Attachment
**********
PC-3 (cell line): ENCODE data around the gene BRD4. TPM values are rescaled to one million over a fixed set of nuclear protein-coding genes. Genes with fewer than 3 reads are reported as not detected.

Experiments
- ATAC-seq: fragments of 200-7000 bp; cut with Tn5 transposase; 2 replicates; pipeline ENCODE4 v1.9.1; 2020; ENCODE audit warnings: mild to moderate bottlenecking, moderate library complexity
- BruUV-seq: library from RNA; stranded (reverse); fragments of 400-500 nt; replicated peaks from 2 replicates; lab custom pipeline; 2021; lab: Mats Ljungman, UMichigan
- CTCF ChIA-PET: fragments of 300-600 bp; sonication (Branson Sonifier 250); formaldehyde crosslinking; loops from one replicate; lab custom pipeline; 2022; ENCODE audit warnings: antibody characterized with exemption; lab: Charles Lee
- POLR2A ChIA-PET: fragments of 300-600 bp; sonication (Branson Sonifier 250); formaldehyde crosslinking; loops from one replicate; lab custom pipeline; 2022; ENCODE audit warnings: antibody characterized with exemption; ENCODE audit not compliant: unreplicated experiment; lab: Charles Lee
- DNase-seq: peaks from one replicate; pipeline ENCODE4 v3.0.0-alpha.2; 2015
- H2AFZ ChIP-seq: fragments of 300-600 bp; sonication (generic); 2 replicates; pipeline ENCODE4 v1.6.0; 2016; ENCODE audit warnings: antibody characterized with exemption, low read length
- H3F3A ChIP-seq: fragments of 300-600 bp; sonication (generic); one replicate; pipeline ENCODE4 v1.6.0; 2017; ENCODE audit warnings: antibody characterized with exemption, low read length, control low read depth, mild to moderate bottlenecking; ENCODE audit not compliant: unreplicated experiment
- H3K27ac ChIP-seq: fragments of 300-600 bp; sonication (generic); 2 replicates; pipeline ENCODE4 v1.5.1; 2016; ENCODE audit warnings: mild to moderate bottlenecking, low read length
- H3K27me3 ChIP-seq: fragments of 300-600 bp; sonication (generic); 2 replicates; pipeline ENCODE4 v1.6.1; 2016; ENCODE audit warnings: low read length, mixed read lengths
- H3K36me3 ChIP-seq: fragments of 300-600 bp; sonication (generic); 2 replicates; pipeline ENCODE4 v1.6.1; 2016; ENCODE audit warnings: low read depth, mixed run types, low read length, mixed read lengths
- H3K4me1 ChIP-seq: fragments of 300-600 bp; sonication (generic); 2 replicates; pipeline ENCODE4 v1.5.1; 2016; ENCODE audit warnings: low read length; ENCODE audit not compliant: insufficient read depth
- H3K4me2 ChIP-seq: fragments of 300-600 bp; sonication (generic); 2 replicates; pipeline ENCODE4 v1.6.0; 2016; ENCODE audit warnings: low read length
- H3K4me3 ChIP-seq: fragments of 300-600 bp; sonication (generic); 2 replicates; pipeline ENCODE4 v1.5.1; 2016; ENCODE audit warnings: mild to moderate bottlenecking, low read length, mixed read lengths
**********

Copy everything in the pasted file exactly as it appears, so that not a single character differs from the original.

PC-3 (cell line): ENCODE data around the gene BRD4. TPM values are rescaled to one million over a fixed set of nuclear protein-coding genes. Genes with fewer than 3 reads are reported as not detected.

Experiments
- ATAC-seq: fragments of 200-7000 bp; cut with Tn5 transposase; 2 replicates; pipeline ENCODE4 v1.9.1; 2020; ENCODE audit warnings: mild to moderate bottlenecking, moderate library complexity
- BruUV-seq: library from RNA; stranded (reverse); fragments of 400-500 nt; replicated peaks from 2 replicates; lab custom pipeline; 2021; lab: Mats Ljungman, UMichigan
- CTCF ChIA-PET: fragments of 300-600 bp; sonication (Branson Sonifier 250); formaldehyde crosslinking; loops from one replicate; lab custom pipeline; 2022; ENCODE audit warnings: antibody characterized with exemption; lab: Charles Lee
- POLR2A ChIA-PET: fragments of 300-600 bp; sonication (Branson Sonifier 250); formaldehyde crosslinking; loops from one replicate; lab custom pipeline; 2022; ENCODE audit warnings: antibody characterized with exemption; ENCODE audit not compliant: unreplicated experiment; lab: Charles Lee
- DNase-seq: peaks from one replicate; pipeline ENCODE4 v3.0.0-alpha.2; 2015
- H2AFZ ChIP-seq: fragments of 300-600 bp; sonication (generic); 2 replicates; pipeline ENCODE4 v1.6.0; 2016; ENCODE audit warnings: antibody characterized with exemption, low read length
- H3F3A ChIP-seq: fragments of 300-600 bp; sonication (generic); one replicate; pipeline ENCODE4 v1.6.0; 2017; ENCODE audit warnings: antibody characterized with exemption, low read length, control low read depth, mild to moderate bottlenecking; ENCODE audit not compliant: unreplicated experiment
- H3K27ac ChIP-seq: fragments of 300-600 bp; sonication (generic); 2 replicates; pipeline ENCODE4 v1.5.1; 2016; ENCODE audit warnings: mild to moderate bottlenecking, low read length
- H3K27me3 ChIP-seq: fragments of 300-600 bp; sonication (generic); 2 replicates; pipeline ENCODE4 v1.6.1; 2016; ENCODE audit warnings: low read length, mixed read lengths
- H3K36me3 ChIP-seq: fragments of 300-600 bp; sonication (generic); 2 replicates; pipeline ENCODE4 v1.6.1; 2016; ENCODE audit warnings: low read depth, mixed run types, low read length, mixed read lengths
- H3K4me1 ChIP-seq: fragments of 300-600 bp; sonication (generic); 2 replicates; pipeline ENCODE4 v1.5.1; 2016; ENCODE audit warnings: low read length; ENCODE audit not compliant: insufficient read depth
- H3K4me2 ChIP-seq: fragments of 300-600 bp; sonication (generic); 2 replicates; pipeline ENCODE4 v1.6.0; 2016; ENCODE audit warnings: low read length
- H3K4me3 ChIP-seq: fragments of 300-600 bp; sonication (generic); 2 replicates; pipeline ENCODE4 v1.5.1; 2016; ENCODE audit warnings: mild to moderate bottlenecking, low read length, mixed read lengths